Monday, 3 September 2018

Dartmoor: The Tors and Rocks West of Cadover Bridge (Part 1)

Oxen Tor

Fellow Facebook member, Peter Freeman had alerted us on our 'Tors of Dartmoor' group a while back to a few possible outcrops in the Dewerstone area. Intrigued, Paul Buck, Tim Jenkinson and I had decided to meet up at Cadover Bridge and go in search of these outcrops. I've split this walk into two parts, all will be revealed as to why later!

At Cadover Bridge, we crossed the well-known landmark and made towards Cadover Cross. It is a very fine cross indeed. More HERE.

Cadover Cross

The first of Peter's outcrops was located at SX 5498 6523, but firstly Tim wanted to go and visit some curious BA stones, which lined the fence where this outcrop could be found. The best way to see the inscriptions was to use mud. I think it's important not to forget these markers.

We could now see the modest outcrop ahead and consulting the old Tithe Map of the Parish of Meavy revealed this to be called 'Durance Rocks'. It has a lovely lookout north and east, with the dazzling heights of the impressive tors above Burrator Reservoir such as Sheeps Tor in full view.

BA Stone near the road

Durance Rocks (part of)

Durance Rocks (part of)

Durance Rocks view of Sheeps Tor

Me atop Durance Rocks main outcrop - pic by Tim Jenkinson

We followed the fenceline, finding more BA stones and ignoring the summit cairn on Wigford Down. A bit of road walking and we arrived at Urgles Cross; more HERE. This is another fine cross, similar in that to Cadover Cross.

BA Stone near Wigford Down summit cairn

Urgles Cross

Our next stop was one that I wish we had lingered on for longer. Oxen Tor on Tithe Maps, or as Hemery calls it 'Cadworthy Tor', is a beautiful granite tor, both in the views down towards Plymouth and Dewerstone but also has some interesting granite features that I like, one of which is a giant quartz vein, slicing through the rock.

Oxen Tor

Oxen Tor

Oxen Tor

We followed the distinctive path, over the odd boulder scree, to reach Dewerstone Hill, also through later research found it to be called Dewerstone Tor. There is also an inscription and great views from this lowly hill - much gentler than what was yet to come.

CARRINGTON OBIT on Dewerstone Hill

Dewerstone Hill

Dewerstone Hill

Although the bracken was trying to engulf us, there was a clear track leading to the summit of Dewerstone Rock, a massive collection of dramatic crags on a steep slope. I've never seen anything quite like it.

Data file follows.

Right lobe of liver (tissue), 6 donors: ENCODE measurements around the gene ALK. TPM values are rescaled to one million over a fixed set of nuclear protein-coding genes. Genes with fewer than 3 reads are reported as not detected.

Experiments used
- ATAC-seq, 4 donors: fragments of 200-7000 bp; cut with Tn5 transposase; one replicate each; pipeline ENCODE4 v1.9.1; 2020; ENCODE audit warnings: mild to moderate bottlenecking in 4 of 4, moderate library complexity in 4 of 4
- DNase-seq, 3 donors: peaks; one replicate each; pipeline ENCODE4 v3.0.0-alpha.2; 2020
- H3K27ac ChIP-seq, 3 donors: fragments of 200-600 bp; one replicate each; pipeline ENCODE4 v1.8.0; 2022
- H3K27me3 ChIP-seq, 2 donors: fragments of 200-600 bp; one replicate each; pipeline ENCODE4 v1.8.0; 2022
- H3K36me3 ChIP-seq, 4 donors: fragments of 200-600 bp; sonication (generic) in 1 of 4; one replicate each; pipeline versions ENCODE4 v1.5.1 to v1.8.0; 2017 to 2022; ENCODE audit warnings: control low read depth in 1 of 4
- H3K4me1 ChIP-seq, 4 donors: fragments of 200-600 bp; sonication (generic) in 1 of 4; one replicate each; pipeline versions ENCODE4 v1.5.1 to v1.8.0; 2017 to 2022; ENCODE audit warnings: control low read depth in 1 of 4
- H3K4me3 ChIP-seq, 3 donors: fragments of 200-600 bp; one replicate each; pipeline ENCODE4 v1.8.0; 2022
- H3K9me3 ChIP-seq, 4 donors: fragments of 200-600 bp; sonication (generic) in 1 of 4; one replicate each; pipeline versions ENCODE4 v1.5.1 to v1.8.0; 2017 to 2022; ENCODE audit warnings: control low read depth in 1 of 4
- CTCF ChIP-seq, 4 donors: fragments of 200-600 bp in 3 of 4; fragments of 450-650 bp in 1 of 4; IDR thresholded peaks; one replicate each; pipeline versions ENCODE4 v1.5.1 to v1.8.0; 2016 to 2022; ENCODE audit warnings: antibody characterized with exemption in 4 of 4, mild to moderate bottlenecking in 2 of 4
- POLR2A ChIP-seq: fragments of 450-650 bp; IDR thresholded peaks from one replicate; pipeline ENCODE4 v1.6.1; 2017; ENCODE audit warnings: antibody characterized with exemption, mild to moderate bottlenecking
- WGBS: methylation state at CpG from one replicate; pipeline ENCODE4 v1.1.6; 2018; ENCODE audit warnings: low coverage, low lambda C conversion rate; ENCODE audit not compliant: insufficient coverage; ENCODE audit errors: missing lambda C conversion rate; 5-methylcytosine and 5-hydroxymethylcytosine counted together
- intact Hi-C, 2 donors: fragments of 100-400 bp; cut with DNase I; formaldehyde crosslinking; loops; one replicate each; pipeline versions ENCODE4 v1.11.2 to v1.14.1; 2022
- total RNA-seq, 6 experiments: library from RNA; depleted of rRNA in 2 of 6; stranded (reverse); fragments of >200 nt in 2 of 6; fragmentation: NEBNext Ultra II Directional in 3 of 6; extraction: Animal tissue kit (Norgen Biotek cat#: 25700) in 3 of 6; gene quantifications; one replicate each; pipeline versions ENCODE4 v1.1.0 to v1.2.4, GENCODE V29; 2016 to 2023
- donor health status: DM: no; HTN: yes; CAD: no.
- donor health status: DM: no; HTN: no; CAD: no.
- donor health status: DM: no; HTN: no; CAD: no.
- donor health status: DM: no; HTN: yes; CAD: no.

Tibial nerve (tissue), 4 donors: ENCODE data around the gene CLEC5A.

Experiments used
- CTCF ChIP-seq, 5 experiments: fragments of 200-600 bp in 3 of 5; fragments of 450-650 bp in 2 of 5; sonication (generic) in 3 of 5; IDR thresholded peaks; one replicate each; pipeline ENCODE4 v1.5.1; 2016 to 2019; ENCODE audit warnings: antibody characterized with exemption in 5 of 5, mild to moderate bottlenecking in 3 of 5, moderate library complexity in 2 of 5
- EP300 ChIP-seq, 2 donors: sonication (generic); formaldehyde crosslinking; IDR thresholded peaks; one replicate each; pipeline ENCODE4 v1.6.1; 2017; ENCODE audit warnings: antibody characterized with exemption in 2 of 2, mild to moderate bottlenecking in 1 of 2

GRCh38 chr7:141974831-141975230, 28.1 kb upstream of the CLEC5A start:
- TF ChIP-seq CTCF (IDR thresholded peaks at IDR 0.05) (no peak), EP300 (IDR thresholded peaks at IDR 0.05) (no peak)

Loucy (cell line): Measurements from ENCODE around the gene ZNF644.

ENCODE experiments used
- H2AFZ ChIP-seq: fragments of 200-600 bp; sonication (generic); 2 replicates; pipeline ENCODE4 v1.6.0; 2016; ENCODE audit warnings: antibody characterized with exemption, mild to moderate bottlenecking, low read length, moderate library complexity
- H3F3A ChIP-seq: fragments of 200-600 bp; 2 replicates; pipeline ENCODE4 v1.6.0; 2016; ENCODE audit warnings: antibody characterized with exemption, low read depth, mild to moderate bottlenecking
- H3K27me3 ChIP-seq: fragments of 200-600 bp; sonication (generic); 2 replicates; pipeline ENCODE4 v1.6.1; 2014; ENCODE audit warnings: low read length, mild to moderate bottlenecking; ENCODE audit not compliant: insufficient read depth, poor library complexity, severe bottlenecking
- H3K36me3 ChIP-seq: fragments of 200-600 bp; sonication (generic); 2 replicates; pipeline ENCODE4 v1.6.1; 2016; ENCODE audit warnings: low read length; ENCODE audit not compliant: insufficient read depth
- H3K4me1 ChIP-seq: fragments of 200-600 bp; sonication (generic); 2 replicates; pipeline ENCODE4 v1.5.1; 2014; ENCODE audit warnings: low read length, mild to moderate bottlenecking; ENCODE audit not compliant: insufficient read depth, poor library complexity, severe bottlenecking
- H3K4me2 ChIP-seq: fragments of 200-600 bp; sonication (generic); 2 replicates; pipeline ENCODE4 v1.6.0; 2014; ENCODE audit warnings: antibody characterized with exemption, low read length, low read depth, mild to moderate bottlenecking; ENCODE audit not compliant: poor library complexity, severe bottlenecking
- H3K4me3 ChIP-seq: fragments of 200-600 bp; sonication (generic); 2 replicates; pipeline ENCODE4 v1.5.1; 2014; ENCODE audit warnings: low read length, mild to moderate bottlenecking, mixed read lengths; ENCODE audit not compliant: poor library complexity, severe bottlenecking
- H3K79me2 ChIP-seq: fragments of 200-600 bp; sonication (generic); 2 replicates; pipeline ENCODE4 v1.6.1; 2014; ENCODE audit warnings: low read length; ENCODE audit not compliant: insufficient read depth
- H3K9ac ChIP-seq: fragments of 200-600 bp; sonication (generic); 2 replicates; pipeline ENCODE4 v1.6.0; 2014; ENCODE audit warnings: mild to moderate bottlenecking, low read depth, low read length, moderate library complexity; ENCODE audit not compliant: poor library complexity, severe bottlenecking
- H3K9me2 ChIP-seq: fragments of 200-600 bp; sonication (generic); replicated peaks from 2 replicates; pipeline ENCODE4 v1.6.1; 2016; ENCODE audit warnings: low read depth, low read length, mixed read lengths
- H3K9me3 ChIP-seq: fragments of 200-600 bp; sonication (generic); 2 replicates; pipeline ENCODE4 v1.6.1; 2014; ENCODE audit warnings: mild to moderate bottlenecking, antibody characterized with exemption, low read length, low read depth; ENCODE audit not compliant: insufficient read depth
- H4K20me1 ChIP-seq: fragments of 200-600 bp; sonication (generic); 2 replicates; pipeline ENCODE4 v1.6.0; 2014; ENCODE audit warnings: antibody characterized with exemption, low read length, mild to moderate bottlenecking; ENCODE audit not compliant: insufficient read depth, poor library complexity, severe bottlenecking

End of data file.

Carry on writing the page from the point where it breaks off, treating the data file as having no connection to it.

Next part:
Nicknamed Daffy Duck

Views...

Dewerstone Rock

Dewerstone Rock

For me, the next section was by far the hardest section of the day. Clambering down the very steep slope with many interesting rocks to distract your footing, in addition to the odd slippery rock, you must be careful descending or ascending here; go on your back if it's safer.

Eventually reaching the bottom at the track, we skirted some lower outcrops to visit a previously undocumented outcrop found by Paul. Definitely not an outlier but instead a huge ridge of granite stretching from the hill summit right down to Shaugh Bridge. To distinguish this collection from the rest, we dubbed them 'Dewerstone West'.

Dewerstone West

Dewerstone West

Dewerstone West

Dewerstone West

In typical style we made life difficult by rock climbing up the tor, testing my rock climbing skills! To reach the track we needed just to realise one running adjacent to us the whole time. This large tor continued, through a gap clearly quarried to make way for this track. What a sight at SX 5349 6381 with much-welcomed respite.

Ascending Dewerstone West

Nicknamed Puckie Stone

Nicknamed Puckie Stone

We passed a cottage and some other sites along this contouring path. Goodmeavy Bridge at the end marked our return, psychologically, heading back to the car.

Admiring the rocks - pic by Tim Jenkinson

Tunnel

Goodameavy Bridge

JS 1882 Stone

The cycle track that we took felt like a highway, having to dive into the verges to make way for cyclists. I blame myself for leading us into the Shaugh Tunnel, a scary sight given the lack of light afforded. Just to realise we had to then go back through it to continue the walk didn't feel great.

In Shaugh (Leighbeer) Tunnel

(Although the next section lies on private land we saw no signs indicating access wasn't permitted.)

We crossed Drake's Leat, in search for another one of Peter's finds. Unfortunately, there were little results overall until we delved deeper into Knowle Wood, leaving the river to discover an impressive valley side tor, dubbed Knowle Wood Tor at SX 5339 6413.

Mushrooms in Knowle Wood

Knowle Wood Tor

Knowle Wood Tor

Knowle Wood Tor highest part

Lunch in Knowle Wood - pic by Paul Buck

Lunch break commenced, afterwards having to contemplate a way of reaching the access land across the other bank of the River Meavy. We took a riverside track looking for a place to wade across but Tim noticed a rock pile to our right.

Glad he did as this turned out to be my favourite outcrop of this blog post; 'Grenoven Stack' is a large tower of granite dwarfing the onlooker at SX 5339 6395.

Grenoven Stack

Grenoven Stack

Retracing back to the river, I was the last to cross it, apprehensive that I might fall in, as per usual for a clumsy person. I do feel that Paul and Tim were waiting for that moment, and I can't blame them. What a shame it didn't happen!

Paul Buck crossing the Meavy

Me crossing the Meavy - pic by Tim Jenkinson

Back onto access land. In Part 2, we discover more granite on West Down, more distractions to keep our minds buzzing with excitement, and the stress of documenting it all!

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